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Shinzo Abe, Japan’s longest-serving prime minister, improved ties with Israel, honored the Holocaust

The American Jewish Committee called Abe ‘an unstinting ally to the Jewish people and Israel,’ saying: ‘we have lost a dear friend’

Former Japanese Prime Minister Shinzo Abe, who was assassinated early Friday while giving a speech near Kyoto, improved his country’s diplomatic and economic ties with Israel after decades of distance.

Interim Israeli Prime Minister Yair Lapid joined other world leaders in sending condolences Friday, saying on Twitter that Abe, Japan’s longest-serving prime minister, “was a fierce and distinguished leader and a key architect of modern Israel-Japan relations.”

Abe, who was 67, served twice, from 2006 to 2007 and 2012 to 2020. In 2014, he hosted then-Israeli Prime Minister Benjamin Netanyahu for a state dinner in Tokyo, and in 2015 and 2018 visited Israel for talks on Middle East peace and other matters.

“I am determined, together with Prime Minister Netanyahu, to make further efforts to strengthen Japan-Israel relations, so that the potentials are fully materialized,” Abe said during the 2014 Netanyahu visit.

The American Jewish Committee said Japan’s investment in Israel increased from $20 million when he was elected in 2012 to more than $6 billion by 2019.

In a statement, the group called Abe “an unstinting ally to the Jewish people and Israel,” saying: “we have lost a dear friend.”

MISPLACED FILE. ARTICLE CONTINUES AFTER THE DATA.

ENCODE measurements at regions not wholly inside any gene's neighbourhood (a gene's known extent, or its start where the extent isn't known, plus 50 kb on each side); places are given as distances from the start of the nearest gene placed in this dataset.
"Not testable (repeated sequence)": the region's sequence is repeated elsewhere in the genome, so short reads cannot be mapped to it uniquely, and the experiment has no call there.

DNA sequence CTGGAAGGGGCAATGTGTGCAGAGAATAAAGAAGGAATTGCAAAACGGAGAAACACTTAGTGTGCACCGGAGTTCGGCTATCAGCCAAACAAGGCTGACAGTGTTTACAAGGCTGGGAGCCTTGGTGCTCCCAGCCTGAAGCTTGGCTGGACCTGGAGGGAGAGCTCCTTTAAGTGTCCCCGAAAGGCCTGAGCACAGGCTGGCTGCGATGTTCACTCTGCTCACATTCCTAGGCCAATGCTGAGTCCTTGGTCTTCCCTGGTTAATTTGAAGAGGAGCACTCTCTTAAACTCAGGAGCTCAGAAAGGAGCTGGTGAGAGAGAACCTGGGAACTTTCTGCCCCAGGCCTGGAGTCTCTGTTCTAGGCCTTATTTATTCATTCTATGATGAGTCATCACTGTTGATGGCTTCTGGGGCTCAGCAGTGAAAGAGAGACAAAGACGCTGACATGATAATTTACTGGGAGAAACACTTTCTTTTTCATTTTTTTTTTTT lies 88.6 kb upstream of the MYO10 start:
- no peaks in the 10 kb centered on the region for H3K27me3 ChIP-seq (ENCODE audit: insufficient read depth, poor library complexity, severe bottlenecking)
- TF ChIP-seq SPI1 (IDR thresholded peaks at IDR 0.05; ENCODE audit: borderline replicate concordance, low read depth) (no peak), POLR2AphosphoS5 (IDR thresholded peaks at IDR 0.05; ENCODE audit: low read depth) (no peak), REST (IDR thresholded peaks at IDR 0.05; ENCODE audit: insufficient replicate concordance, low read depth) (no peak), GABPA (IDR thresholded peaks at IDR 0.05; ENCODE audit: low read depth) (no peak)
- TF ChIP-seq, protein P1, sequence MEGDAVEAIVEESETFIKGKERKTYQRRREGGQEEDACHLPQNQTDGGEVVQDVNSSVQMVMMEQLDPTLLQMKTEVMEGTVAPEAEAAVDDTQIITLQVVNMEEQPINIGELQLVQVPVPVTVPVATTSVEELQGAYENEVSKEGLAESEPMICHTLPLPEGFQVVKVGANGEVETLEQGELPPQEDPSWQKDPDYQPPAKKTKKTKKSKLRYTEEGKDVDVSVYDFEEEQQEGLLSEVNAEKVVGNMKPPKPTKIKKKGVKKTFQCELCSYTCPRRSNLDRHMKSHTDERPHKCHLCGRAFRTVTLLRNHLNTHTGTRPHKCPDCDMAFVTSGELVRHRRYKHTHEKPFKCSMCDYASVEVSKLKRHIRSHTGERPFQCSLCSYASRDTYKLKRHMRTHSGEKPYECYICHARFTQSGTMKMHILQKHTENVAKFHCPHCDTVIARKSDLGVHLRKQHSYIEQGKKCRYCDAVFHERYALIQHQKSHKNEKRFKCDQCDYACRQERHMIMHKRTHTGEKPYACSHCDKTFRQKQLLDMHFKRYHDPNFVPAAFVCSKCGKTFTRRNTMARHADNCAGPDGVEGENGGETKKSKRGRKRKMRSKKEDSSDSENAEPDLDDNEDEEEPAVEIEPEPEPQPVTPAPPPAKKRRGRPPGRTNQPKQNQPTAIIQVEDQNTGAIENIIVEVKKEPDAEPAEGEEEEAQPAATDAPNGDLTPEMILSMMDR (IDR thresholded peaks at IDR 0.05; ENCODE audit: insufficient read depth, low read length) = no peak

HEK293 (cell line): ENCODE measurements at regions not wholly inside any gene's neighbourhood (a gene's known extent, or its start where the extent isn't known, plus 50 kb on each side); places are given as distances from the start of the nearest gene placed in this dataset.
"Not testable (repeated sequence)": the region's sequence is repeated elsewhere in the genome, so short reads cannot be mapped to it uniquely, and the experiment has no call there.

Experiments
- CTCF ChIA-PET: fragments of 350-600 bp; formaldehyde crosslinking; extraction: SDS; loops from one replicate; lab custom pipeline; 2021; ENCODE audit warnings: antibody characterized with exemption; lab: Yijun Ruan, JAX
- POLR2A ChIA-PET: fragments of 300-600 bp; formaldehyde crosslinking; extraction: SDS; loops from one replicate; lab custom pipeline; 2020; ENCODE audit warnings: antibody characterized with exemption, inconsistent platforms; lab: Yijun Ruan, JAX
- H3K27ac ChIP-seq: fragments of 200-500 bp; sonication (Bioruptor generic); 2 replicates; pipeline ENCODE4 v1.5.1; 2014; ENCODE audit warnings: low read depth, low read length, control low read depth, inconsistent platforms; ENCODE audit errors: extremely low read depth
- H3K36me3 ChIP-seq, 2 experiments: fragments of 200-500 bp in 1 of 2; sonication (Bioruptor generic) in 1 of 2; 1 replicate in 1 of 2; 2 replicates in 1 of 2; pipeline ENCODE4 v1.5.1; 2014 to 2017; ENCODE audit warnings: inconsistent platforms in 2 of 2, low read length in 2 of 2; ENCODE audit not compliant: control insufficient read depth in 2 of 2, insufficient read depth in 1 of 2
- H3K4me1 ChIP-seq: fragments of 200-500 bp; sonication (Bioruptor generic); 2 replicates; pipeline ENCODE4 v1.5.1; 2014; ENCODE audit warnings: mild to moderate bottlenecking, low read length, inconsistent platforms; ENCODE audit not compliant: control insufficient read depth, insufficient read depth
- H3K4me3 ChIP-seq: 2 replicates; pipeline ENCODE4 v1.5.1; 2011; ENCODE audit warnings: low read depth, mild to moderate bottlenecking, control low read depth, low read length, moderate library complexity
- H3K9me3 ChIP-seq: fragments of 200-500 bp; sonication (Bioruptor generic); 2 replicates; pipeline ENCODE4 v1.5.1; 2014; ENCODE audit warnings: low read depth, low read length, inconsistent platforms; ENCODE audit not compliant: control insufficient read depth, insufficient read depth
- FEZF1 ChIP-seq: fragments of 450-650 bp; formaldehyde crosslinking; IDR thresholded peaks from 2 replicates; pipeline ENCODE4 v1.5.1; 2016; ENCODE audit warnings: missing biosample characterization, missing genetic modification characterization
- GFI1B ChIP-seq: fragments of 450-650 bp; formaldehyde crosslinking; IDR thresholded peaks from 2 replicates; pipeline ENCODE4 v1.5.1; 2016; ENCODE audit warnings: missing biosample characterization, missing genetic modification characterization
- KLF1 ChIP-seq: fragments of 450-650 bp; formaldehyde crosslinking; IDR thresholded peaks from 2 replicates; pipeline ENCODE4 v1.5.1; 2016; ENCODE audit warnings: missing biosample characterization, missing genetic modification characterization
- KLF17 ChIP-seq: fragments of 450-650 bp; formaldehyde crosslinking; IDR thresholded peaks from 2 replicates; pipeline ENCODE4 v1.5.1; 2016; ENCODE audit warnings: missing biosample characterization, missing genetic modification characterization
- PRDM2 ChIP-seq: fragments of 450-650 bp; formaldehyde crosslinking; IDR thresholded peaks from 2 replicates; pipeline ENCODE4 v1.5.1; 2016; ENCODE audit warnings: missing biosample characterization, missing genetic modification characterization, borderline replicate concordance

During his tenure, Abe also made several trips to Holocaust-related museums and memorials.

In 2014, months after his controversial visit to a Tokyo shrine that some see as a symbol of Japan’s wartime aggression, Abe went to the Anne Frank House in Amsterdam. A foreign ministry spokesman said at the time that the visit aimed “to reiterate the lasting and profound friendship between Japan and the Jewish people around the world.”

Abe himself spoke during the visit of a “deep connection” between Japan and Anne Frank’s diary. “Looking ahead to the many years of the 21st century, I would like to ensure that we will never see the same things happening,” he said, “and I share the responsibility of realizing this goal.”

The following year, Abe visited both the Yad Vashem Holocaust Museum and Memorial and the U.S. Holocaust Museum in Washington, where he honored Chiune Sugihara, who as Japan’s representative in Lithuania during World War II, defied orders from his superiors in order to issue thousands of visas to Jews between 1939 and 1940.

At the U.S. museum, Abe and his wife each lit a commemorative candle in the Hall of Remembrance and met with three survivors who had been helped by Sugihara. “As a Japanese citizen, I feel extremely proud of Sugihara’s work,” Abe said at the time.

In 2018, Abe became the first Japanese leader to visit Lithuania, and again honored Sugihara, sometimes called the “Japanese Schindler,” with a visit to the consulate where he served.

“The courageous and humanitarian action of Mr. Sugihara provides us with guidance as to how we should survive in this world, where rule-of-law-based international order is being challenged in various forms,” Abe told reporters then.

That same year, during Abe’s visit to Israel, he and his entourage took offense when an Israeli celebrity chef, Moshe Segev, served chocolate pralines in a shoe for dessert at the prime minister’s residence.

Segev said the shoes were meant as “sculpture,” but it was an odd choice given that Japanese etiquette calls for shoes to be left outside one’s home or office.

“We can’t understand what he was trying to say here,” a Japanese diplomat said of Segev. “If it is humor, then we don’t think it is funny. I can tell you we were offended on behalf of our prime minister.”


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